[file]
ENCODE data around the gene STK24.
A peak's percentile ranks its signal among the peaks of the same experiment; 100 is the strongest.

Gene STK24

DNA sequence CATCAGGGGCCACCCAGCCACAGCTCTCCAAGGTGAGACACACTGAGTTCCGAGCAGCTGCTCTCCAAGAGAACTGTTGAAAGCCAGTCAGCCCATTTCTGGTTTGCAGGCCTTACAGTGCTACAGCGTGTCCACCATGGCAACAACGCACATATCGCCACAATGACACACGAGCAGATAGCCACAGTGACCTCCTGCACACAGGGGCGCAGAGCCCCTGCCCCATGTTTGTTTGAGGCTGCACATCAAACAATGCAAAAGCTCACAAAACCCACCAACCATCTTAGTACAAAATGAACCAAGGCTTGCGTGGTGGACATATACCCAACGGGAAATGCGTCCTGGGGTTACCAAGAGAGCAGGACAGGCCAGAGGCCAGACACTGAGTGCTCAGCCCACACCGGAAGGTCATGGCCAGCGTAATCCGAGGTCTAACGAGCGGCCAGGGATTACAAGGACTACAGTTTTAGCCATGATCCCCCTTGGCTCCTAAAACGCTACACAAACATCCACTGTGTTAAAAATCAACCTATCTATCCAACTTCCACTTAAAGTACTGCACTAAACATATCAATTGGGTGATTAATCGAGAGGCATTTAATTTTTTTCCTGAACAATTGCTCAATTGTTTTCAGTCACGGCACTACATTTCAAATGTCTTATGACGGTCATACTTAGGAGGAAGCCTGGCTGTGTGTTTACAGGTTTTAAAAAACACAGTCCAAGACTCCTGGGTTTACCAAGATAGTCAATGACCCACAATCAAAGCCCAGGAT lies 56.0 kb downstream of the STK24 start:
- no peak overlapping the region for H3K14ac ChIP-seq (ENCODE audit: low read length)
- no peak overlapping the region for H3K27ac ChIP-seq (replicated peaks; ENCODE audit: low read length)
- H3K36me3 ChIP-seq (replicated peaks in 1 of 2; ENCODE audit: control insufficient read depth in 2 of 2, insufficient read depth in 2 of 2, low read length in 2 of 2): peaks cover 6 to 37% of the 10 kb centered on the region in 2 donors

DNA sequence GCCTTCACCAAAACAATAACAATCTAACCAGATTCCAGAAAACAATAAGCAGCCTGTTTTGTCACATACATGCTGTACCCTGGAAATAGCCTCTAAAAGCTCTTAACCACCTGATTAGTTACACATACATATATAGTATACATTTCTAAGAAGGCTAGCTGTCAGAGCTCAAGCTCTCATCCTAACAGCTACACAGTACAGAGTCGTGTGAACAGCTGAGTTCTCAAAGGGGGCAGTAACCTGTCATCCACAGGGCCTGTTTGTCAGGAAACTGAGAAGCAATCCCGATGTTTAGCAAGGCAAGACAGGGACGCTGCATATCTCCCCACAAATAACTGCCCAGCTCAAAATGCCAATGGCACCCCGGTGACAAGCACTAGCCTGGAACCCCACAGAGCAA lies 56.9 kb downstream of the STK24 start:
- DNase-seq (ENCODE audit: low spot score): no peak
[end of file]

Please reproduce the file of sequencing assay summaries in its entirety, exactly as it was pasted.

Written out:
ENCODE data around the gene STK24.
A peak's percentile ranks its signal among the peaks of the same experiment; 100 is the strongest.

Gene STK24

DNA sequence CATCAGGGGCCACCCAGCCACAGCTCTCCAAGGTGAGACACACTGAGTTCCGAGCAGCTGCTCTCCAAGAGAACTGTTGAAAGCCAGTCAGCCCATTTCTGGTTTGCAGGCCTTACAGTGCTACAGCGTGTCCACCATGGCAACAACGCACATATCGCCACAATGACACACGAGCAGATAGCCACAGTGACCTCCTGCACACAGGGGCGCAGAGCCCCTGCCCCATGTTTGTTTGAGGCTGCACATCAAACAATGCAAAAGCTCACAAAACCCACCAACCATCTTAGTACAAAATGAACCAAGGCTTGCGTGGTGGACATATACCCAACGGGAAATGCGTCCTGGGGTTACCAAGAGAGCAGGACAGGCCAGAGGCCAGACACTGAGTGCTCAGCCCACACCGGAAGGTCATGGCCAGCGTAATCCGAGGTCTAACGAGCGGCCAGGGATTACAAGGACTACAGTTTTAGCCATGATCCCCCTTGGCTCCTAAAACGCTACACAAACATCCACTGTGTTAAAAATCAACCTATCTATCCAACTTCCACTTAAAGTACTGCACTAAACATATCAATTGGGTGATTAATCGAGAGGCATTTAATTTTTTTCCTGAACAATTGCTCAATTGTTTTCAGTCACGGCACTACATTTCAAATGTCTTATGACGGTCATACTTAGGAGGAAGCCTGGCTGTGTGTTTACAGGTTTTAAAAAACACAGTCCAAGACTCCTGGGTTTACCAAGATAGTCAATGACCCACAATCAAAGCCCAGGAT lies 56.0 kb downstream of the STK24 start:
- no peak overlapping the region for H3K14ac ChIP-seq (ENCODE audit: low read length)
- no peak overlapping the region for H3K27ac ChIP-seq (replicated peaks; ENCODE audit: low read length)
- H3K36me3 ChIP-seq (replicated peaks in 1 of 2; ENCODE audit: control insufficient read depth in 2 of 2, insufficient read depth in 2 of 2, low read length in 2 of 2): peaks cover 6 to 37% of the 10 kb centered on the region in 2 donors

DNA sequence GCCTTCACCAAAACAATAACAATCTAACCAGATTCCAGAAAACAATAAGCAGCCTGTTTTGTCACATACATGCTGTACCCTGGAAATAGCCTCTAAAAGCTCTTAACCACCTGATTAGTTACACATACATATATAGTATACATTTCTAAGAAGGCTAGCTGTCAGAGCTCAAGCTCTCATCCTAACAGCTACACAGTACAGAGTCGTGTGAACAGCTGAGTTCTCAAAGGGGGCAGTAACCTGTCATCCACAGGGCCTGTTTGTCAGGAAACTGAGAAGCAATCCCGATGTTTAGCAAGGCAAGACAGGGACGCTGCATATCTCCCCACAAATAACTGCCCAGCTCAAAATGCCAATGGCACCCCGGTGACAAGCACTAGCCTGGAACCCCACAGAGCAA lies 56.9 kb downstream of the STK24 start:
- DNase-seq (ENCODE audit: low spot score): no peak